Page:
I was crushed and depressed. Not knowing what else to do, I moved to Hanover, NH to get some snow for a change. During my time there, I started to train again. It was slow, but I found myself falling in love with the sport and the people in it, the things that drew me in the first place. It was while there I met some of my closest friends and acquired mentors in rowing. I learned so much about myself and saw the people of the community living life in a fresh way. I discovered a part of the country that reached down and touched my soul with its colors and culture. After much prayer and questioning, I also grew back into relationship with God and realized shortcomings I had in my faith. If I had made the team in 2016, I never would have moved to the Upper Valley and would have missed out on an experience that formed who I am today.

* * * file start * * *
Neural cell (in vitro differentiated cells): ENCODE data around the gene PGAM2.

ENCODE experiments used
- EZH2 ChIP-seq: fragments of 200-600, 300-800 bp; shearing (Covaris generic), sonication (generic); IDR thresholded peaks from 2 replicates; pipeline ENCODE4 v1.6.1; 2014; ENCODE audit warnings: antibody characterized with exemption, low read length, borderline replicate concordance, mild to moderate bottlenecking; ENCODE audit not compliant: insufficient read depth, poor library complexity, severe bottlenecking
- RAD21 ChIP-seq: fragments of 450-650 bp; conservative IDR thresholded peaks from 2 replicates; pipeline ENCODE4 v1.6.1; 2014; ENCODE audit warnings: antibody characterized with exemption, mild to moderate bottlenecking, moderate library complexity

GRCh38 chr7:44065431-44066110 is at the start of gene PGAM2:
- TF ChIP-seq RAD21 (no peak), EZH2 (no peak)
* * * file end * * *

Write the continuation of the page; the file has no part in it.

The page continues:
In the fall of 2018, after two years of training on my own, I found myself back at the training center in Princeton. Not to be outdone, this new attempt at the Olympics had its own set of thrills and spills. In September of 2019, I tore a hamstring. Due to some other injuries I was tolerating, it took until February 2020 to determine that it was in fact partially torn. This injury takes a long time to heal, however, so with the Olympics only five months away, I decided to keep training and deal with the pain, even though I was throwing up or in tears at the end of every workout. I was so close to the goal. In March of 2020, however, the goal moved. The Olympics got postponed to 2021, and I knew I had to address my hamstring. Thus started a series of injections and no training. For six weeks I was not even allowed to walk as far as the mailbox.